According to Hillary James, author of The Complete and Unauthorized Guide to Vintage Barbie Dolls (2nd edition,) a Busy Barbie never removed from the box (NRFB) is worth around $475 - $550, mint with no box can garner $275 - $350, and. the average doll, in the range of $175 to $275.
The latest edition to my Barbie collection! Dressed in a tricot tangerine one-piece swimsuit, the 1977 "Barbie and Her Super Fashion Fireworks" gift set #9805, was a Kresge (Kmart) exclusive. Each pack had four colorful outfits, and with three fashion packs produced, added up to twelve cute outfits. One set included fashions #9552, 9559, 9560 and 9561; a. second set had #9550, 9553, 9556 and 9558., and the third set included #9551, 9554, 9555 and 9557. In 1976, they were called Sweet 16 fashions.
She was included in another gift set in 1977, "Barbie doll Plus 3," #9953. Barbie came with three Best Buy fashions, #s 9153, 9160 and 9161.. This was an exclusive set sold at the dime store, Ben Franklin. Who remembers Ben Franklin?! It was the BEST place to score all types of candy!
1977 Barbie and Her Super Fashion Fireworks (#9805)
#BarbieSuperFashionFireworks #FashionFireworks #KresgeBarbie #BenFranklinBarbie #KmartBarbie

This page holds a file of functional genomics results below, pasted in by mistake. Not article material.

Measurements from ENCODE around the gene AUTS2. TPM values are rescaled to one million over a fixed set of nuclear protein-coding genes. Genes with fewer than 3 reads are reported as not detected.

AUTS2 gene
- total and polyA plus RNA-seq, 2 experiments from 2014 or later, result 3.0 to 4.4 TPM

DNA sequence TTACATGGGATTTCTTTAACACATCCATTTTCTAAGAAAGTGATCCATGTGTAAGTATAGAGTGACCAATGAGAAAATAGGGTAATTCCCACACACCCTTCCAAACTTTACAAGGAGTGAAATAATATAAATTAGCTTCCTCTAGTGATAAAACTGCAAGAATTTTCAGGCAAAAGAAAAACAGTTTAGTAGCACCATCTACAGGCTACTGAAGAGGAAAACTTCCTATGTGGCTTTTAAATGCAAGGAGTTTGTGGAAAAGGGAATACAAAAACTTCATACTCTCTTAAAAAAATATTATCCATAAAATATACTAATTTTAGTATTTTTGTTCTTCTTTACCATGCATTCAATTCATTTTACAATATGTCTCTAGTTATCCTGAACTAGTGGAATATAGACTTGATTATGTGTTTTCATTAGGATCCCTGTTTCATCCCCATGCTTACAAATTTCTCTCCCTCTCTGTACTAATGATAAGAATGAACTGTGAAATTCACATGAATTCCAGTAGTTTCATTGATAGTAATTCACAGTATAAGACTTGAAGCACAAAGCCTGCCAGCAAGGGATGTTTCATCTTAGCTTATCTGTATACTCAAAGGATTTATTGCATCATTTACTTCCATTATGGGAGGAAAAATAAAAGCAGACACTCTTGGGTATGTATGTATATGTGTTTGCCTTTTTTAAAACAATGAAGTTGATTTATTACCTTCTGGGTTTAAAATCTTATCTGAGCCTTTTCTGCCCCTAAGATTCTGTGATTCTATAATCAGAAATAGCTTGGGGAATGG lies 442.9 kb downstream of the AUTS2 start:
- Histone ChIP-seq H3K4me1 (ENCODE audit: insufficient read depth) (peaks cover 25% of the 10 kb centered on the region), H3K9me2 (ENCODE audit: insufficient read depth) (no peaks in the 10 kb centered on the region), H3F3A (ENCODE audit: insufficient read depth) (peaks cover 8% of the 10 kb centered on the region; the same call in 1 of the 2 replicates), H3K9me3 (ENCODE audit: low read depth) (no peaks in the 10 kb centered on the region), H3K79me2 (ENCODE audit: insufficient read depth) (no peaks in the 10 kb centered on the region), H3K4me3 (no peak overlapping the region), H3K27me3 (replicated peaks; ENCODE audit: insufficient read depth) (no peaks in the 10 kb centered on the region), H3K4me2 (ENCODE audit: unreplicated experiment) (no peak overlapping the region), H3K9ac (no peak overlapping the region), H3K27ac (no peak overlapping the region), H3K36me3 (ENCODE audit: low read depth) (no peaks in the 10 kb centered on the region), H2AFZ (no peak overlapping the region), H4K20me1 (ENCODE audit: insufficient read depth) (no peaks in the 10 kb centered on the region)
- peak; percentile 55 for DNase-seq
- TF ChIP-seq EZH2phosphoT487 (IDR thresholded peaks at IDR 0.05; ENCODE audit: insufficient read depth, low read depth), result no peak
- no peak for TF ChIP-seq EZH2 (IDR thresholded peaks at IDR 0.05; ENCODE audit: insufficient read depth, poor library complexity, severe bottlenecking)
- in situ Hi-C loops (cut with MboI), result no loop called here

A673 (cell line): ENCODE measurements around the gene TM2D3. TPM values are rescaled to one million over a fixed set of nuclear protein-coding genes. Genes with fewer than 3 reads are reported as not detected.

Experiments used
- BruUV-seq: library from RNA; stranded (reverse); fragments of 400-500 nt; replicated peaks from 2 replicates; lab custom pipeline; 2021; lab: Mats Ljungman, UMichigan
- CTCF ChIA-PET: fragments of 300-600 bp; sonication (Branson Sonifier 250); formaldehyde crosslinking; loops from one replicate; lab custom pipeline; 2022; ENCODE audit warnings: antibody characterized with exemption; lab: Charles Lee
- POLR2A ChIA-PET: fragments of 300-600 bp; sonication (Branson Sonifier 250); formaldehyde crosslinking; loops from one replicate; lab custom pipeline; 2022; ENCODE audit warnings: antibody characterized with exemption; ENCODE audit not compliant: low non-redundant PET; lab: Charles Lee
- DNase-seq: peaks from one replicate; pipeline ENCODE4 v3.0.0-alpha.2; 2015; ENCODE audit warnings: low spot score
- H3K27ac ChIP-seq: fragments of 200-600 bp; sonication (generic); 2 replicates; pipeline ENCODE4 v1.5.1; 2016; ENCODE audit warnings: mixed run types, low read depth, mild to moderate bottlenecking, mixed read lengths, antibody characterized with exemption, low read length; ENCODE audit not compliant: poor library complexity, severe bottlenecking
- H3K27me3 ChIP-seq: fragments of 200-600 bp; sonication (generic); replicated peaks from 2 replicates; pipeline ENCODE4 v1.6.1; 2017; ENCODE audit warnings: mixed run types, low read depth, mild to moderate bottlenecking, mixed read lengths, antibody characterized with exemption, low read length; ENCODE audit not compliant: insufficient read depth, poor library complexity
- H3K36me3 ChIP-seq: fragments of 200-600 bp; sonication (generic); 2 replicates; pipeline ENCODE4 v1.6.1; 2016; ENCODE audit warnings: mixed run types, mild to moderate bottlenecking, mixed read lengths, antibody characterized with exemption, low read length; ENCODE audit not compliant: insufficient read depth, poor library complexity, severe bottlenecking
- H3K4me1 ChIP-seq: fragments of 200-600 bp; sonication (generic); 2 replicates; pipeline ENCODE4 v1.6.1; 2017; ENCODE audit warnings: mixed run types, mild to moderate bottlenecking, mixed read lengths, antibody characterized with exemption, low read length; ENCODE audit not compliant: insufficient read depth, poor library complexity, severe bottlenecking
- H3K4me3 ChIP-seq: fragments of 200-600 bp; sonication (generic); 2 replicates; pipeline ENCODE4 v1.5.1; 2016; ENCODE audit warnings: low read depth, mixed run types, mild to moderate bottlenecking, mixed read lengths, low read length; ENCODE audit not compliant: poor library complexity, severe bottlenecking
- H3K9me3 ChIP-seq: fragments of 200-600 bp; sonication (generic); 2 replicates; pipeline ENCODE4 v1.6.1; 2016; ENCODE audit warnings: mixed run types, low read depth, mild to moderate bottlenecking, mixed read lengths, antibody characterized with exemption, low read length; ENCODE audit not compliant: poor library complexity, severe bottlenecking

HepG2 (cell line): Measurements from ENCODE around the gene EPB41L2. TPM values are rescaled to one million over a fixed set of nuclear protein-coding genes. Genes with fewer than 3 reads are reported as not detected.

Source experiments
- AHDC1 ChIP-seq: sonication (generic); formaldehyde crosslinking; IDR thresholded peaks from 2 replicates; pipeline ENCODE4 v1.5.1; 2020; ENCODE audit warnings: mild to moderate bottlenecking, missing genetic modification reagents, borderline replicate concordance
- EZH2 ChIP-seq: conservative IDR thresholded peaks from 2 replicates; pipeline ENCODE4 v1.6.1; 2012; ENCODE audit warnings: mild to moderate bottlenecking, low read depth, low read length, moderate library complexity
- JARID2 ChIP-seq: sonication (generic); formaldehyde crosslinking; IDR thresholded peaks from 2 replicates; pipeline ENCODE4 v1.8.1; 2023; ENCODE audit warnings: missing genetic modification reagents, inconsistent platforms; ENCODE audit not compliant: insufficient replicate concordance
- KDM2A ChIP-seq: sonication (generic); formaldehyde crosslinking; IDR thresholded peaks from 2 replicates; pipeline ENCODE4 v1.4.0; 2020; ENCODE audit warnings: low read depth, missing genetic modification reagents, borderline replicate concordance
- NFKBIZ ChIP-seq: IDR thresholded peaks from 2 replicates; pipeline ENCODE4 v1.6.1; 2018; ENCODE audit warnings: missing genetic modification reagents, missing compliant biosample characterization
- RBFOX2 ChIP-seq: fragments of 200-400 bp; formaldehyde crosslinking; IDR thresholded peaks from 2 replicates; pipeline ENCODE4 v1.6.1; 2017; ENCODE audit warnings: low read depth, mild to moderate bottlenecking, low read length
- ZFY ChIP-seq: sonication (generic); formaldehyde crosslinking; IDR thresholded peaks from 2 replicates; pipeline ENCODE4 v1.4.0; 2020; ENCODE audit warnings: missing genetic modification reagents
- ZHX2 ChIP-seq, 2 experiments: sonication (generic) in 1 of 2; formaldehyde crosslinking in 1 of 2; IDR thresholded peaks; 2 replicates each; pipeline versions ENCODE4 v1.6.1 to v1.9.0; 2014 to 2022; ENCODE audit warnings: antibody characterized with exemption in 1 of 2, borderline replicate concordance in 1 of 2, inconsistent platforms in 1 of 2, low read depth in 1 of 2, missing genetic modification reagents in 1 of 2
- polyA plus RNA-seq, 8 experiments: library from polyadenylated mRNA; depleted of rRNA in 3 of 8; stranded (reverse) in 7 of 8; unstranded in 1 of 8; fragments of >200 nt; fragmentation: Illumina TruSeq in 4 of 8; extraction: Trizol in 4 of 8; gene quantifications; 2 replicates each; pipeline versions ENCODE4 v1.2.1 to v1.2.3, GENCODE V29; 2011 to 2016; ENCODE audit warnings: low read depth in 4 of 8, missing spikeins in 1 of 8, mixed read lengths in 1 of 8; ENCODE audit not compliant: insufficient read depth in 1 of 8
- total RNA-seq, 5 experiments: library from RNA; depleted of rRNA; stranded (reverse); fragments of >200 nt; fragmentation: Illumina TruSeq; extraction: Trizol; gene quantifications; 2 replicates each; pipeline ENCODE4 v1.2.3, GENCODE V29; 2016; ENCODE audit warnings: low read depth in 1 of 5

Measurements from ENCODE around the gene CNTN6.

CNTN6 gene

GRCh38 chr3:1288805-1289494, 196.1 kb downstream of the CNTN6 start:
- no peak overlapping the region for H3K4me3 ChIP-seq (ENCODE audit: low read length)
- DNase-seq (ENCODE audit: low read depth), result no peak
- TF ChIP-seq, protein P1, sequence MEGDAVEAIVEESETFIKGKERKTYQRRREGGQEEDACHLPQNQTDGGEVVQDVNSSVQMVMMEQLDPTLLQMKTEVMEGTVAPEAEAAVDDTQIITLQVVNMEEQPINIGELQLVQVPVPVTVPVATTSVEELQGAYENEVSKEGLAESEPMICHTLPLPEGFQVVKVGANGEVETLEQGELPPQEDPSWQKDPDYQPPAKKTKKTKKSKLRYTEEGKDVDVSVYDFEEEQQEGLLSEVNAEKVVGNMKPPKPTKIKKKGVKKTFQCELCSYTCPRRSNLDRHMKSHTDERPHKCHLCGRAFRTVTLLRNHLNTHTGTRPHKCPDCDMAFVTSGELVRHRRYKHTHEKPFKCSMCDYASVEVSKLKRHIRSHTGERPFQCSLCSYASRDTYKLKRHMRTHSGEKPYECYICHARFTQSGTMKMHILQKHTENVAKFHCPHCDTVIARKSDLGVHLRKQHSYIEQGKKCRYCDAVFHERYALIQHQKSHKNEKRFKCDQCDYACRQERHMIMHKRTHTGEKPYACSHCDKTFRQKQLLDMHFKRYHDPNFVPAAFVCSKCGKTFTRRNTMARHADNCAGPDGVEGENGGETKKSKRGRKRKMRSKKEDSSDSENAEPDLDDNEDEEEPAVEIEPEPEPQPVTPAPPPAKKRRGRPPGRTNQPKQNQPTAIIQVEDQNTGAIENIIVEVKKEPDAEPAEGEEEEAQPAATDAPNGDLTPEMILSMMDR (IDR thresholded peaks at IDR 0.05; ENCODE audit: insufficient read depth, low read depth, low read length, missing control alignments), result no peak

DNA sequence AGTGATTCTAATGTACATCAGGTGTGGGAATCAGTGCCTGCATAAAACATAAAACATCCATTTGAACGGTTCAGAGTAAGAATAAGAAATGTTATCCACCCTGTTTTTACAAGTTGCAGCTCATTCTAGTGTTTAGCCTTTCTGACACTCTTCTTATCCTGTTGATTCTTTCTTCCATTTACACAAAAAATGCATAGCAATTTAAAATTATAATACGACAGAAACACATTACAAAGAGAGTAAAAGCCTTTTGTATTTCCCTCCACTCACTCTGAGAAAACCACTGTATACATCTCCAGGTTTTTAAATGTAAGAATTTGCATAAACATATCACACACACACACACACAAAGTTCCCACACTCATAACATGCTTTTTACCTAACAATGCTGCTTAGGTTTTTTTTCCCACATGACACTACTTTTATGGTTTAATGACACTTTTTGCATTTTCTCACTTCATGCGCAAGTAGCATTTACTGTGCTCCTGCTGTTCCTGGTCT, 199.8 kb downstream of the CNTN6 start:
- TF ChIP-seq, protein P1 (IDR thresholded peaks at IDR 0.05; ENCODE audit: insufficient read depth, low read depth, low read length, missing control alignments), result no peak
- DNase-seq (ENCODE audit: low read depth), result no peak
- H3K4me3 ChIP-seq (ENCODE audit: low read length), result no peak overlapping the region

I'm so excited about the newest Barbie in my collection! I was having a not-so-great week, coming down with pneumonia. To cheer myself up, I looked at Barbies for sale on eBay lol! I came across a beautiful doll that the seller didn't know the name of. I was lucky this Barbie came across my search! I thought she was a perfect Yellowstone Kelley Barbie so I felt I scored, purchasing her for $150. When she arrived, I realized it wasn't Kelley. I blame it on my pneumonia brain, haha!
I did some research and discovered that she is a #8587 TNT European Barbie - wow! She was also sold in Canada but the red-haired version was only sold in Europe. I have the red-haired European Barbie (Italy); she looks like a hybrid of Yellowstone Kelley and Malibu Barbie.
She has the Stacey head mold, wears a one-piece turquoise swimsuit (the same maillot 1971 Malibu Barbie wears), and bending legs. She was produced in several versions from 1971 - 1976, like this this doll. In 1974, she wore a yellow swimsuit. According to Stefanie Deutsch's book, "Barbie, the First 30 Years," the Barbie I purchased is worth $150 - but this value was given in 2003. I'm hoping she's worth more now! She came in blonde and red hair, the latter being hard-to-find.
My doll came dressed in 1975's "A Busy Girl’s Ready-Set-Go Clothes! #7242." According to Mattel, Barbie® doll's bright crayon color mixers included striped tricot halter, long scarf, and knee socks. These pieces accented the woven yellow skirt and jacket with red stitching. The skirt had a yoke at the waist, and the jacket had pocket flaps placed vertically along stitch lines. The bottom was banded. Red woven knickers with an elasticized waist and yellow chunky shoes completed the look.